The police officers who were involved in the shooting can claim that it was as a result of the mixed messages that they received from their bosses, but unfortunately (and rightly so) will have to face the full brunt of the law for their actions. As usual, the politicians will literally get away with murder.

But wait; it gets worse. Yesterday the Minister of Police, Nathi Mthethwa not only claimed that the shoot-t0-kill stance was a fabrication by the press, he proclaimed that laws concerning the  police’s right to enter  private premises would be changed, to apparently, wait for it…. save lives. The Minister was quoted as saying:

There is a lot of woman and children abuse and we can’t seek permission from abusers to enter their houses.

If the police cannot competently identify a model of car (as in the shooting incident described earlier), how can we trust them to identify an abuser, and not barge into the wrong house shooting wildly at innocent people?

Are politicians that thick that they do not learn from the mistakes of their idiot peers? The draconian measures instituted by George Bush against the citizens of the USA to curb their constitutional freedoms, in response to the 9/11 disaster is still very much in the periphery of political and social discourse. Can our public representatives not see the danger of a repeat here, or are their objectives more sinister? Are South Africans, with a history of abuse of rights and freedoms, prepared to allow our politicians to drag us back into the past?

Personally, I need the assurance that my home will remain inviolate; free from the clutches of grubby politicians and the threat of invasion by incompetent police officers. Any attempts to diminish our freedoms must be resisted.

Proof that UFO’s do exist

The internet was abuzz last week over a video captured of the sky above Moscow, evidently showing a UFO.

Clearly, Unbelievably Freakish Occurrences (UFO’s) do exist, and Unbelievably Fantastic Opportunities (UFO’s) to capture them on film abound. Unfortunately, Amazingly Stupid Sense (ASS) is later made of it by uncritical, perhaps superstitiously inclined people.

Remember the hands of god email that is probably still circulating, which I wrote about in Another Religious Lie That Came Through My EMail? Well, before a screen-shot of this video does the email rounds (cleverly touched up) as either the eye of god, the rectum of Zeus, a Venusian mothership disguised as a cloud, or something equally ridiculous, I’d like to suggest that it’s nothing more than a meteorological phenomena; albeit a visually fantastic one.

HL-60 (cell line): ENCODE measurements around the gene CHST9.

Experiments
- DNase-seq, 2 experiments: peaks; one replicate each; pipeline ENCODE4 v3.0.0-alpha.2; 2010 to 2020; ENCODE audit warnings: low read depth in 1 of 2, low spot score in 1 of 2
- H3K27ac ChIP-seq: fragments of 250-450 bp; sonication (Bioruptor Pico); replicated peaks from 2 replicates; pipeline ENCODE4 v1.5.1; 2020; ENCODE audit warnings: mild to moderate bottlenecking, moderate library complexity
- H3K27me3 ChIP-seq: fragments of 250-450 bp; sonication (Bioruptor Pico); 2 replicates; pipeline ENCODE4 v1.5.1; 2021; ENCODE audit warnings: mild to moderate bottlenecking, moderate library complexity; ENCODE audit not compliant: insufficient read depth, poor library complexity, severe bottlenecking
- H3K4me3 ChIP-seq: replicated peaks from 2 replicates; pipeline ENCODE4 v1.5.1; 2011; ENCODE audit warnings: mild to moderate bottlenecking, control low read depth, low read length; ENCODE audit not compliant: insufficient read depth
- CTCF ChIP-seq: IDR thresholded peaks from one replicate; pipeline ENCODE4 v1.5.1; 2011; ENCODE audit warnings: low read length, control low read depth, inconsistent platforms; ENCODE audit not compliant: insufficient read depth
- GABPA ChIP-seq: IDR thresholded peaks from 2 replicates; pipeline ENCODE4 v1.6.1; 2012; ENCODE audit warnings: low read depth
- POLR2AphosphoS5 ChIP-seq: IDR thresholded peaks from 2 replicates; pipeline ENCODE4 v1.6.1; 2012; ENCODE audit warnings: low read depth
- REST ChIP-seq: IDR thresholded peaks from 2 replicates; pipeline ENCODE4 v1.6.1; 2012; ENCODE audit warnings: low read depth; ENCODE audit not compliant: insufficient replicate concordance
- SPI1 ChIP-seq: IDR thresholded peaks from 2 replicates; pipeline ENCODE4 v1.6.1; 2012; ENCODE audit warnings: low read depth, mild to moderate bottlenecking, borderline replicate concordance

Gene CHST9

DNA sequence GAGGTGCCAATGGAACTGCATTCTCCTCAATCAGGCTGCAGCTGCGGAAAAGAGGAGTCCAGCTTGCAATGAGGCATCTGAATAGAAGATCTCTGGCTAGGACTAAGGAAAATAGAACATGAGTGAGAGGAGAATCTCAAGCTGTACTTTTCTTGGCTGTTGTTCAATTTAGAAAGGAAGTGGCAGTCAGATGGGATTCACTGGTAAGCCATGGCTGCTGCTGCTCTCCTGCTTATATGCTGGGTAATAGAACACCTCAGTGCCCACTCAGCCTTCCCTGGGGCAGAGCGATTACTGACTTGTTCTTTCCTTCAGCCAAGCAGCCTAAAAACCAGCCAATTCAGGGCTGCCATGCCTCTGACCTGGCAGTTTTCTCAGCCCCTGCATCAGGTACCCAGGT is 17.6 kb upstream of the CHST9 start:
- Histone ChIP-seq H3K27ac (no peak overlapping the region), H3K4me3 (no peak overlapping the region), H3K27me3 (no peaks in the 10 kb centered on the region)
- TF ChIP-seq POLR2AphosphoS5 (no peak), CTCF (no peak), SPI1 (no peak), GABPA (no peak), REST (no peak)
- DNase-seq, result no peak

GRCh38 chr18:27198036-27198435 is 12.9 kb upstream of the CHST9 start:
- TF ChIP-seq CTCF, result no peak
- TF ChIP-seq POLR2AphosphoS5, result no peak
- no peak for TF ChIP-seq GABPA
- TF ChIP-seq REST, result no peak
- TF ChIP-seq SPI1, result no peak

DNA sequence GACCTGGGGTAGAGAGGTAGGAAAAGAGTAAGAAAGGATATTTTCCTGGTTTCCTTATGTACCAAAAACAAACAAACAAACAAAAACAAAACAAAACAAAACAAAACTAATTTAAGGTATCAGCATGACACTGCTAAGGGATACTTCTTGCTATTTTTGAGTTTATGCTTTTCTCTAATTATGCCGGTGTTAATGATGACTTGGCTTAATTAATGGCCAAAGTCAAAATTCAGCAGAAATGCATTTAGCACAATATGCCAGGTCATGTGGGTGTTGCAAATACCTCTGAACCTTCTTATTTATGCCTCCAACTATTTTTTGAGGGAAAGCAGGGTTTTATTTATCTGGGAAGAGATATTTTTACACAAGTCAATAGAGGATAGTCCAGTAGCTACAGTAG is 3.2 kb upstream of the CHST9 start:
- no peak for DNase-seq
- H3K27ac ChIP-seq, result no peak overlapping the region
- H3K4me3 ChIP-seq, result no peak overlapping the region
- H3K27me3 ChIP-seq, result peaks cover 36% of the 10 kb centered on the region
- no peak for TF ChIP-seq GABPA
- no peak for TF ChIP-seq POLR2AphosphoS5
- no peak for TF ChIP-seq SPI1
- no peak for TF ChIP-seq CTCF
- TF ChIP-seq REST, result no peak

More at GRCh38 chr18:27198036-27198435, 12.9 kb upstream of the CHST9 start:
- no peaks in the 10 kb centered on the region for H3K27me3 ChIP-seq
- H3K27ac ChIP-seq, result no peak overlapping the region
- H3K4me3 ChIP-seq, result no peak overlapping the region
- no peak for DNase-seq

Like so many things in life, which elicits awe and demands answers, the tendency to proffer a supernatural solution, creates even more complicated questions. It’s always best to treat everything we don’t understand that well, with skepticism and doubt.

Viva la Vida: A second take on the meaning of the lyrics


In October 2008, almost exactly a year ago, I posted an essay about a popular Coldplay song titled Viva la Vida. My interpretation of the meaning of the song, is not only my most popular blog post (eliciting in excess of 5000 views), it also generated a heap of comments which lead to some very interesting discussions, and alternate proposals for what the song means.

On the whole, I agreed with the comments that suggested that the song could have multiple meanings. I however still maintain that the less obvious ones could be closer to the meaning that Chris Martin intended; but it’s unlikely that we’re ever going to find out. But that should not stop us from speculating further.

Strangely enough, while on the road today between business meetings, I heard the song played on a radio station; and it hit me like a ton of bricks, that my first attempt at extracting meaning from the song could indeed be wrong; but not entirely so. While my first impression speaks of god and religion in general, I am now convinced that Chris Martin was actually much more specific about which supernatural entity and the religion itself, as you will see from my explanation below.

The first verse:

I used to rule the world
Seas would rise when I gave the word
Now in the morning I sweep alone
Sweep the streets I used to own
I used to roll the dice
Feel the fear in my enemy’s eyes
Listen as the crowd would sing:
“Now the old king is dead! Long live the king!”
One minute I held the key
Next the walls were closed on me
And I discovered that my castles stand
Upon pillars of sand, pillars of sand

Consider that the song is being sung from the perspective of someone who was considered a king; a person who had supernatural powers and could command seas to rise when he gave the word. Imagine this person who by virtue of his sovereign status, owned the streets of a certain city, sweeping his detractors aside as he advocated a certain doctrine which made his followers sing his praises, while instilling fear in the eyes of the former. Consider this person, having lost that power and now feels alone. Consider that for a long time this doctrine sustained a key belief system; but which has now been exposed as standing on unsound pillars. Now consider that this person is the biblical Jesus Christ, the city is Jerusalem and the doctrine is Christianity.